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National Post

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Rihanna’s Thai sex show tweet leads to arrest of Phuket bar owner
Thai authorities have arrested a bar owner in connection with a lewd sex show mentioned in racy tweets by pop star Rihanna during her recent trip to Thailand, officials said Monday, two weeks after an Instagram photo of Rihanna with a protected primate led to the arrest of two other men.
“Either I was … wasted last night,” Rihanna’s tweet read, “Or I saw a Thai woman pull a live bird, 2 turtles, razors, shoot darts and ping pong, all out of her p—y.”
Officials on the island of Phuket said Monday the bar owner faced charges of obscenity and operating an entertainment venue without a permit.

nparts:

Rihanna’s Thai sex show tweet leads to arrest of Phuket bar owner

Thai authorities have arrested a bar owner in connection with a lewd sex show mentioned in racy tweets by pop star Rihanna during her recent trip to Thailand, officials said Monday, two weeks after an Instagram photo of Rihanna with a protected primate led to the arrest of two other men.

“Either I was … wasted last night,” Rihanna’s tweet read, “Or I saw a Thai woman pull a live bird, 2 turtles, razors, shoot darts and ping pong, all out of her p—y.”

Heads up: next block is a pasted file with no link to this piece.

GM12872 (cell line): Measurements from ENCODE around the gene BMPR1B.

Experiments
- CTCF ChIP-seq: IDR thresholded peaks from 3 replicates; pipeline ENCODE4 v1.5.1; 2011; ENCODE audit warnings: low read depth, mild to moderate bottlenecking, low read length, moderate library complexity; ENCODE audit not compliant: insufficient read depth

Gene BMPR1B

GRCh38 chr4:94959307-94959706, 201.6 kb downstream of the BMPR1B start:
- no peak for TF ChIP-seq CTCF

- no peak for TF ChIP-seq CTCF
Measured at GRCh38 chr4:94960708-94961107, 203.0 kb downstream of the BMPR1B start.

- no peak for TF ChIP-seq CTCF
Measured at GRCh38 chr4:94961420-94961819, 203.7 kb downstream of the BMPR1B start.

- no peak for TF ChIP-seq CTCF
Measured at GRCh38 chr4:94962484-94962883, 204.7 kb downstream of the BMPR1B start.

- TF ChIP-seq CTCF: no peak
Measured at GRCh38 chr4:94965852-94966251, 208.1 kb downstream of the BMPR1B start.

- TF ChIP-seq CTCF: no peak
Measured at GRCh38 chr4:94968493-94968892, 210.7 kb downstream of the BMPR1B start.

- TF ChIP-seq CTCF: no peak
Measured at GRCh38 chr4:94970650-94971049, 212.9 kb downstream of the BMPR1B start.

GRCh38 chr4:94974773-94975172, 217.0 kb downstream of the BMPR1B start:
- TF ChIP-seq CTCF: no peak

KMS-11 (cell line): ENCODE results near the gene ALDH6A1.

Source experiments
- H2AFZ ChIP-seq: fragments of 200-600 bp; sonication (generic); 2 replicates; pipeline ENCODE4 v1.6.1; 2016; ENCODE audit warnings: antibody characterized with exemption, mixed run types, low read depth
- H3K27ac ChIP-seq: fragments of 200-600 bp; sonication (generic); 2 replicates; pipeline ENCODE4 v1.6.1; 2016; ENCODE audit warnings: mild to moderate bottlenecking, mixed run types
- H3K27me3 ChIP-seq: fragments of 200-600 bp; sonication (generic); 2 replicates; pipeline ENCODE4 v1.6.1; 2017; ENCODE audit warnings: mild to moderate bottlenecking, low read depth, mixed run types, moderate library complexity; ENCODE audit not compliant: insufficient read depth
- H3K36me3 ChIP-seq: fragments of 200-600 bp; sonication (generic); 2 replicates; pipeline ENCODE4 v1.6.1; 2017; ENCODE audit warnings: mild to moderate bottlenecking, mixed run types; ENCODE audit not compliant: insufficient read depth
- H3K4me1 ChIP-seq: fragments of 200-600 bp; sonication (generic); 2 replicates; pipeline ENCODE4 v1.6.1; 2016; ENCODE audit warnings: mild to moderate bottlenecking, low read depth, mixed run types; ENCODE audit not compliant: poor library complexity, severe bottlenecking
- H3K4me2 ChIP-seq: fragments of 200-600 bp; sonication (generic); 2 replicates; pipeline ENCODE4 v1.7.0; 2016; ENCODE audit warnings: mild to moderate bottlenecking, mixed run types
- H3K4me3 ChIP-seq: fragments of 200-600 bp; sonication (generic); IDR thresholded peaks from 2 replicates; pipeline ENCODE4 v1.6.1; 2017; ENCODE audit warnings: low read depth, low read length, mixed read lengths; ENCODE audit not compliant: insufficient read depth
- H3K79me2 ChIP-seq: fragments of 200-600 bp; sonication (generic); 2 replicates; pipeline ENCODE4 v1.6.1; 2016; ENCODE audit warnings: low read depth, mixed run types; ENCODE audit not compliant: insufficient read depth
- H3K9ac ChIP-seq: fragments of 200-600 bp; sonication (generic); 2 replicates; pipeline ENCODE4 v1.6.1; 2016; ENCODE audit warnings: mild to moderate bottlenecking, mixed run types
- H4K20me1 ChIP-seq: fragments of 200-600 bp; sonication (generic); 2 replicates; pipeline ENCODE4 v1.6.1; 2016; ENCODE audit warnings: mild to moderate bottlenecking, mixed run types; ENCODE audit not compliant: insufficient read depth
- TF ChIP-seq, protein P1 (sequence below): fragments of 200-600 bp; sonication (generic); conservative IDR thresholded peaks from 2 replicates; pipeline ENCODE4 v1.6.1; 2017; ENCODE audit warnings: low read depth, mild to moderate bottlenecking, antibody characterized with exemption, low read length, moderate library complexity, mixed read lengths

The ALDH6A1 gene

Officials on the island of Phuket said Monday the bar owner faced charges of obscenity and operating an entertainment venue without a permit.

Tagged with:  #Rihanna  #Thailand  #Phuket
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With more than 47 million digital singles sold, two platinum certifications and 11 No. 1 hits on the Billboard Top 100, it’s hard to question the commercial savvy of the pop juggernaut known simply as Rihanna. But how does that savvy translate to a well-curated series of concerts — the 777 tour — that are as much hype as they are spectacle? Find out here: natpo.st/XMvutK

nparts:

With more than 47 million digital singles sold, two platinum certifications and 11 No. 1 hits on the Billboard Top 100, it’s hard to question the commercial savvy of the pop juggernaut known simply as Rihanna. But how does that savvy translate to a well-curated series of concerts — the 777 tour — that are as much hype as they are spectacle? Find out here: natpo.st/XMvutK

Tagged with:  #Rihanna  #music  #777  #Toronto

nparts:

Photo Gallery: Grammy Awards red carpet 
The music industry’s biggest and brightest were in Los Angeles on Sunday night for the 54th annual Grammy Awards. Here are some images of the evening’s style hits and misses. More photos here. (Reuters)